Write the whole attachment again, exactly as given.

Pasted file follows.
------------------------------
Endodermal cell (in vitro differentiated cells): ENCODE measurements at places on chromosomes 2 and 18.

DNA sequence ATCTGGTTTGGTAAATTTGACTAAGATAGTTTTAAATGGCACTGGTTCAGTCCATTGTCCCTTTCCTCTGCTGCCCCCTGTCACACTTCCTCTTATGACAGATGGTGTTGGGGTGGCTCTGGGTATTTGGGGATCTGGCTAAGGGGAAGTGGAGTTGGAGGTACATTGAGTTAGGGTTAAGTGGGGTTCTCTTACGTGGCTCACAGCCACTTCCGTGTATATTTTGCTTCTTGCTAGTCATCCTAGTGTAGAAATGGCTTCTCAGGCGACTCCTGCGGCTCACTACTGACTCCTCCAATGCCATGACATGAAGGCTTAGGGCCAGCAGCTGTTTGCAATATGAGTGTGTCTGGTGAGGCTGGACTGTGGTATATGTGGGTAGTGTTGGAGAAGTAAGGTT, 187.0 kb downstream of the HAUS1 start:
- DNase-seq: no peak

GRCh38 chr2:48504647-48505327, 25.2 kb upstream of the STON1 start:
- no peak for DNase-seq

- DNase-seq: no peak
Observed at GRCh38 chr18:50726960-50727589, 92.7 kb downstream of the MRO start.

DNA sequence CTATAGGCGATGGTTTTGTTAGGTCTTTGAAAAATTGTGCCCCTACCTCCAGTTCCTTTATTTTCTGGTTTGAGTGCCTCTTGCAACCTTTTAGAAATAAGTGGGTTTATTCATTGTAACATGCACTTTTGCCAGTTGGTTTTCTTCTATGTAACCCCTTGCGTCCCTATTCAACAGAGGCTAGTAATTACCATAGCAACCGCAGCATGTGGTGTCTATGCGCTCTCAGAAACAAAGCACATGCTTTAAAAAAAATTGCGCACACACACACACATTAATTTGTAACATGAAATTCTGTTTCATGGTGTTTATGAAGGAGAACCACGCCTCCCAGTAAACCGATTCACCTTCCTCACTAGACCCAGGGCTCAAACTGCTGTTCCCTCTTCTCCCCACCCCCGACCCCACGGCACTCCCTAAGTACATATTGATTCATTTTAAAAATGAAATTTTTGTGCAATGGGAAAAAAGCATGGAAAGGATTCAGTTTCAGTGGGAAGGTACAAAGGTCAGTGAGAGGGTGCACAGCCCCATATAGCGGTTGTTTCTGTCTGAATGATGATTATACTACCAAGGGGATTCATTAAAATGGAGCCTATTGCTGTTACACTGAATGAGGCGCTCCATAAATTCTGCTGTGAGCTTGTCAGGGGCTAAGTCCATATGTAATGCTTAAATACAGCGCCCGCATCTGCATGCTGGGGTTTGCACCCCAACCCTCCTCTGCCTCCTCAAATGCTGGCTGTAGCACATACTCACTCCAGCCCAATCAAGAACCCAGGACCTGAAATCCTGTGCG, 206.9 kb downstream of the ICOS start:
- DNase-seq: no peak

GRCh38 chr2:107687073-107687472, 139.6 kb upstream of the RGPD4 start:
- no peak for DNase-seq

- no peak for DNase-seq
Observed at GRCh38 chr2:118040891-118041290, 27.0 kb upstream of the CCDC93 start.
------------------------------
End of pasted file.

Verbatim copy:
Endodermal cell (in vitro differentiated cells): ENCODE measurements at places on chromosomes 2 and 18.

DNA sequence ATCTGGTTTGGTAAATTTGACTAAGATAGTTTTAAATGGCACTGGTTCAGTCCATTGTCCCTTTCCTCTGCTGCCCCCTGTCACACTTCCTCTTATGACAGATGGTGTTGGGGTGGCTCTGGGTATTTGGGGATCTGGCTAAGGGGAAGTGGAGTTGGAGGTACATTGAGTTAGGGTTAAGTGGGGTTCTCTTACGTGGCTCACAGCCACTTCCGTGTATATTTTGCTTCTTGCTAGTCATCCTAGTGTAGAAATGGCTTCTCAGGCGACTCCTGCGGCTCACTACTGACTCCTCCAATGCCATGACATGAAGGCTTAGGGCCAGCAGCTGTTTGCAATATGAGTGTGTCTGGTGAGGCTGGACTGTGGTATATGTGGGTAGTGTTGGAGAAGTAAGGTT, 187.0 kb downstream of the HAUS1 start:
- DNase-seq: no peak

GRCh38 chr2:48504647-48505327, 25.2 kb upstream of the STON1 start:
- no peak for DNase-seq

- DNase-seq: no peak
Observed at GRCh38 chr18:50726960-50727589, 92.7 kb downstream of the MRO start.

DNA sequence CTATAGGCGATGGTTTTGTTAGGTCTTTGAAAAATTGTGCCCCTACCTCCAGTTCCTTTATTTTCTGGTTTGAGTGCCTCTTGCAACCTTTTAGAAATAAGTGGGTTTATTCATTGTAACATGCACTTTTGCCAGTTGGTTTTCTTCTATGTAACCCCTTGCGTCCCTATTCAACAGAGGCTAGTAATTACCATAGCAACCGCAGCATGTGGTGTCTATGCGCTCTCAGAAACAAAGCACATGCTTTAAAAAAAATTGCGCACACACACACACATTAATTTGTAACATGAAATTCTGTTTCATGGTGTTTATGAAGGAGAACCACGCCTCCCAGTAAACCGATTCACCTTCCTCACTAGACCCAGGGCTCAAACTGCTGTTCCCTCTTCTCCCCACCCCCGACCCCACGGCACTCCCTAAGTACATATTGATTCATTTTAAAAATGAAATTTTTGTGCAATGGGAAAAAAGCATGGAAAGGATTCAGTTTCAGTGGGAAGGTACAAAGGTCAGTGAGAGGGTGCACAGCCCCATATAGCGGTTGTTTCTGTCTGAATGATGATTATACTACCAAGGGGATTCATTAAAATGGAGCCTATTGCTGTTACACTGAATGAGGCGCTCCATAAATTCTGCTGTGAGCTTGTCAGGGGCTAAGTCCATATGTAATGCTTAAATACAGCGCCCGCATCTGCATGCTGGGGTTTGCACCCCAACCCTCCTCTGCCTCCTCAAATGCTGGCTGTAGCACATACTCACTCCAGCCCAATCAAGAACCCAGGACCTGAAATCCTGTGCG, 206.9 kb downstream of the ICOS start:
- DNase-seq: no peak

GRCh38 chr2:107687073-107687472, 139.6 kb upstream of the RGPD4 start:
- no peak for DNase-seq

- no peak for DNase-seq
Observed at GRCh38 chr2:118040891-118041290, 27.0 kb upstream of the CCDC93 start.